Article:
Computational Lithography: Illuminating the Future of Semiconductor Manufacturing

Tech behind computational lithography has revolutionised the way semiconductors are fabricated. By harnessing the power of computer algorithms and simulations, chip designs have become more efficient and powerful than ever before. Its ability to optimize lithographic processes have given a huge boost to the overall performance and energy efficiency of electronic devices. As we move forward, computational lithography is expected to merge with other technologies and re-shape the future where technology knows no bounds.

Read More

Protein Overload: Amino Acid Blamed for Arterial Health Risks

Interesting research from University of Pittsburgh show that too much dietary protein might actually up the risk of atherosclerosis. So, while protein is good for our bodies but consuming in abundance might not be the best idea when it comes to keeping our arteries happy and healthy. The experiment not only combined the human trials but researchers roped in mice and cells in a Petri dish for the study. When the consumption increases to more than 22% of their daily calories from protein, it kicked off a chain reaction. Consequently,…

Read More

Innovative SiPh Chip: Nanoscale Light Computing Breakthrough

Imagine a world where AI computations are not bound by the limitations of traditional power sources, that is, electricity but by the power of light waves. This is precisely the vision that researchers at the University of Pennsylvania have brought to life with their innovative chip design. This innovation will not only enable the chip to fast-track the processing speed of computers but it will also lessen their energy consumption.

Read More

Book Review: Stephen Hawking by Michael White & John Gribbin

Michael White and Dr John Gribbin, adept science writers, have masterfully depicted an indomitable genius and an expansive scientific intellect in the book – Stephen Hawking: A Life in Science. It was first published in 1992. As I read the pages of this book, I’m struck by how the writers effortlessly blend clear explanations of Hawking’s scientific achievements with a heartfelt account of his personal life. Their approach allows readers like me to gain a deeper understanding and appreciation for both facets of his remarkable journey. The book recounts how…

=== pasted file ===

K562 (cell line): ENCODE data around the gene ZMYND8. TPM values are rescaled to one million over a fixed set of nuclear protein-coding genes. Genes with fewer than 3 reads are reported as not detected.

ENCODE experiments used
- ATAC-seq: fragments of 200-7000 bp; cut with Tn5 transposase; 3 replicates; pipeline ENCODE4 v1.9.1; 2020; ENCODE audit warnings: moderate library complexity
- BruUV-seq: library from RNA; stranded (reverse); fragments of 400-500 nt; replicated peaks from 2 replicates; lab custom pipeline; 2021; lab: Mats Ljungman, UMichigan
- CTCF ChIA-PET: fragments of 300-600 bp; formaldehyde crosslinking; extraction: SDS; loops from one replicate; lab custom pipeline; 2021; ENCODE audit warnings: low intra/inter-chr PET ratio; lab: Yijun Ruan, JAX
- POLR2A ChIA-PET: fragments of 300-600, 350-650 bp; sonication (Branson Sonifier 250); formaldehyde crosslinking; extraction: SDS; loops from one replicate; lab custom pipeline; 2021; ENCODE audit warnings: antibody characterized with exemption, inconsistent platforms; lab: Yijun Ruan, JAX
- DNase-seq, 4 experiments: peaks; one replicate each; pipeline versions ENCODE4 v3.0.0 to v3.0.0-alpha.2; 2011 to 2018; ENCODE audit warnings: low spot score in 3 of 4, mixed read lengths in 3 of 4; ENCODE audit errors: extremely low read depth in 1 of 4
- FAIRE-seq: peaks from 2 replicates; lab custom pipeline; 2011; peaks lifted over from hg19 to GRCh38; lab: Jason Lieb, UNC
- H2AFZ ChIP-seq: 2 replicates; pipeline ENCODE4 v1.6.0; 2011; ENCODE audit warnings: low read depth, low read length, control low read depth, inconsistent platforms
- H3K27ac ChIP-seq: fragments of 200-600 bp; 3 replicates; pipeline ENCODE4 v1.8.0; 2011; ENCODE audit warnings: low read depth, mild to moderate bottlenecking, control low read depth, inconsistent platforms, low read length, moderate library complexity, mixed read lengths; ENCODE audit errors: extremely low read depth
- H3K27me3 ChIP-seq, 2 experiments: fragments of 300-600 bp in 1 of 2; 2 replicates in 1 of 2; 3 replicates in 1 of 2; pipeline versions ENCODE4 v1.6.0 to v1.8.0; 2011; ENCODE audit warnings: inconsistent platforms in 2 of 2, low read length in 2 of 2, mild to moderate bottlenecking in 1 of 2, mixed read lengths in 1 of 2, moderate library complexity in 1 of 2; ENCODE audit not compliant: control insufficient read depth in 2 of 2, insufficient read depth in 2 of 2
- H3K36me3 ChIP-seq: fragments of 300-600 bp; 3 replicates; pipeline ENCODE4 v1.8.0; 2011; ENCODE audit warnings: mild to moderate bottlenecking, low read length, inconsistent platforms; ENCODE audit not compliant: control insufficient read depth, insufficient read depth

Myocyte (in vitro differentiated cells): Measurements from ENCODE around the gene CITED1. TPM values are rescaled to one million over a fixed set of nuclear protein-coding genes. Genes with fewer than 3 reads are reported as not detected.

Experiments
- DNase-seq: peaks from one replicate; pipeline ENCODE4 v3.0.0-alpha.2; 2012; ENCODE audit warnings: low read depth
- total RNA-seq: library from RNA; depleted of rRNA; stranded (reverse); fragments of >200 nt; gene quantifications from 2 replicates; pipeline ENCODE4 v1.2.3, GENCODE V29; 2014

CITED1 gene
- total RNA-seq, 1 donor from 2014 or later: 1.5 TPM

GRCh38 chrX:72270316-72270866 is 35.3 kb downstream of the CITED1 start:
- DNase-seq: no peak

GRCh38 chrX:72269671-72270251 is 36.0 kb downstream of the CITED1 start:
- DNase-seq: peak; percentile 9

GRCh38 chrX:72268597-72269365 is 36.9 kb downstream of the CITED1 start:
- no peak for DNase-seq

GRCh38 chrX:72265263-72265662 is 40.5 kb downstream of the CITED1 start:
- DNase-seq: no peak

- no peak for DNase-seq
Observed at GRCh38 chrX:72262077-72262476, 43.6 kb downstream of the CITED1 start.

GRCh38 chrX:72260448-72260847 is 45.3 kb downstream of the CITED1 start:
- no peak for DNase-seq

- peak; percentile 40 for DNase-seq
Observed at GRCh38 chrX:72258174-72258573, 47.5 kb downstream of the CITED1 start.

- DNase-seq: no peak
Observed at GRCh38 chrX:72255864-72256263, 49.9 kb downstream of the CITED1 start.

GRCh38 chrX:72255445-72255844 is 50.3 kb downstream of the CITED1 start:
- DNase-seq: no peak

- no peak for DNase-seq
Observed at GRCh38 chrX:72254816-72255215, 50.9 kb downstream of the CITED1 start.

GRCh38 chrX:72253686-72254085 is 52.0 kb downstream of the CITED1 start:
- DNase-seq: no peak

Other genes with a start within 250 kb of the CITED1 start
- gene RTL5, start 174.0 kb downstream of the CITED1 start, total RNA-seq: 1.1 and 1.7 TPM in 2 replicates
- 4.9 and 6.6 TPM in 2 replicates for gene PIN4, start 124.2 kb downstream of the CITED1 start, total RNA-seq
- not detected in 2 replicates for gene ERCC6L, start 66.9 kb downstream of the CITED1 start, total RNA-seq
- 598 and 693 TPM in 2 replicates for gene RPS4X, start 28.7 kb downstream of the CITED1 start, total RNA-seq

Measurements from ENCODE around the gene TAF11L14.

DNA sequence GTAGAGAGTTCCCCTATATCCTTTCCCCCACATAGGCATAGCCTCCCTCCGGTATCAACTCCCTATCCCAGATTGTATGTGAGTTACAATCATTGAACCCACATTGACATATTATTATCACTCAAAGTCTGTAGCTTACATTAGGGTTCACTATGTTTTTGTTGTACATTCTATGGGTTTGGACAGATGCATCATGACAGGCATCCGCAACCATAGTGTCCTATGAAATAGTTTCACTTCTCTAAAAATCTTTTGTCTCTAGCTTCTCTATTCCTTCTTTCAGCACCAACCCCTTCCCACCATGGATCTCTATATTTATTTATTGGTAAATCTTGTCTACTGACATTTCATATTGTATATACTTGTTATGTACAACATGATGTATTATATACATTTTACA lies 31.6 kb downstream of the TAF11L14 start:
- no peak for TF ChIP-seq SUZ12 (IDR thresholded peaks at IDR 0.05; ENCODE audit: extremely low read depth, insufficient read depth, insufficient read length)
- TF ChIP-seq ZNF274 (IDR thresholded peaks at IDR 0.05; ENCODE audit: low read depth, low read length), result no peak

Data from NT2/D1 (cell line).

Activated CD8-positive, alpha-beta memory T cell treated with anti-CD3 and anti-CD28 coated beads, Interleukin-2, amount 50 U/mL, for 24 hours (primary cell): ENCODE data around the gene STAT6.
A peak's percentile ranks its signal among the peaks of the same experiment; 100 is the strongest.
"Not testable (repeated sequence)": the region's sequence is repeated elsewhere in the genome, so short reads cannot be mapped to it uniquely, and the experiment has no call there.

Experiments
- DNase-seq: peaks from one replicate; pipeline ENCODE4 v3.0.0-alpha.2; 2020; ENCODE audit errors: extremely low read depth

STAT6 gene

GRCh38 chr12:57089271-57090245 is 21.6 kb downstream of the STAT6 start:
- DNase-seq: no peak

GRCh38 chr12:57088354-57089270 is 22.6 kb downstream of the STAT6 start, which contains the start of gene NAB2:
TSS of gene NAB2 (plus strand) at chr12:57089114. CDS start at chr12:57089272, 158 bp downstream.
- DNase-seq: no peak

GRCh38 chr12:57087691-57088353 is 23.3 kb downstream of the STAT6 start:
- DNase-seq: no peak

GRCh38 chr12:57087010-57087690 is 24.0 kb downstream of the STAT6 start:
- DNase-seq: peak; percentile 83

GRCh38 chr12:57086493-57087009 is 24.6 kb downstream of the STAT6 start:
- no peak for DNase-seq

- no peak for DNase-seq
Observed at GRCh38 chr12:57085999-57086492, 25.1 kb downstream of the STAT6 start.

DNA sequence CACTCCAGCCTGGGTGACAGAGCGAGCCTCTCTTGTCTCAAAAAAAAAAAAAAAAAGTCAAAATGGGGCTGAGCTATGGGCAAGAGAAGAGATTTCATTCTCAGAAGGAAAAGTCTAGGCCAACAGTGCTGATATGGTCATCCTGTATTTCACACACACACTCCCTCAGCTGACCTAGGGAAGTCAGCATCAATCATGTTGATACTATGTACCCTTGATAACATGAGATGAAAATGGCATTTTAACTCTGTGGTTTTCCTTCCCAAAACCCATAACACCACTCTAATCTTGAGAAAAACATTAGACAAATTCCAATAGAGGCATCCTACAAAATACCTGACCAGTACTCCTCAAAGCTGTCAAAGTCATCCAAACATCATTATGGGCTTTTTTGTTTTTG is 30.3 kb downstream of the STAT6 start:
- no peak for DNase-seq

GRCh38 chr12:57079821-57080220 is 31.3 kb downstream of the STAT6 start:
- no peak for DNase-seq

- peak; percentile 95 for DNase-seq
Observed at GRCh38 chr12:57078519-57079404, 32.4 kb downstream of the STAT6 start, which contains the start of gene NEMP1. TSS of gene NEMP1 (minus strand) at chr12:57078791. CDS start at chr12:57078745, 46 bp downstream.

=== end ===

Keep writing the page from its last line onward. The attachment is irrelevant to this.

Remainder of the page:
Read More

Interview: Dr. Matthew Bergin, an Experimental Physicist at The University of Newcastle, Australia

I’m thrilled to introduce Dr. Matthew Bergin, a rising star in the world of Organic Electronics research. Armed with a Master of Science degree in Natural Sciences and a Ph.D. in Physics from the prestigious University of Cambridge, Dr. Bergin is making waves with his groundbreaking work at the Centre for Organic Electronics (COE). Dr. Bergin went deep into studying how things work in scanning helium microscopy. He was in charge of creating a better electron ionization mass spectrometer during his Ph.D. research. It’s like he’s breaking new ground in…

Read More

Interview: Dr. Alex Greilich, an Experimental Physicist at TU Dortmund University, Germany

Meet Dr. Alex Greilich, an experimental physicist who started his journey from Russia to his current endeavors in Germany. Venturing beyond mere theory, he dives headfirst into the intricate world of semiconductor nanostructures and spin dynamics, unearthing remarkable phenomena like time crystals along the way. Collaborating with esteemed institutions such as the Ioffe Institute, (research center within the Russian Academy of Sciences) Dr. Greilich’s work pushes the boundaries of what we know about the universe.

Read More

Heart Healing: Microenvironment’s Role in Cardiac Recovery

A group of scientists led by James F. Martin, has been delving deep into the intricacies of cardiac function at The Texas Heart Institute. Their objective is to illuminate the innate regenerative potential of the heart. At a global level, the primary challenges associated with heart attacks, also known as myocardial infarctions, stem from unhealthy lifestyle choices and genetic predispositions. Also, surviving a heart attack doesn’t guarantee immunity from severe damage to the heart muscles. The cardiomyocytes are severely affected.

Read More

Book Review: Blindness by José Saramago

“Blindness” is written by José Saramago. It was first published in 1995. The author is widely regarded as one of Portugal’s greatest literary figures, and his novel “Blindness” stands as a testament to his talent and artistic vision. The book is not written in traditional punctuation and paragraph structures; may be because the writer intended to cultivate a stream of voices that mirror the concept of blindness in its multifaceted manifestations.

Read More

MK03: Key Player in Multiple Sclerosis Pathway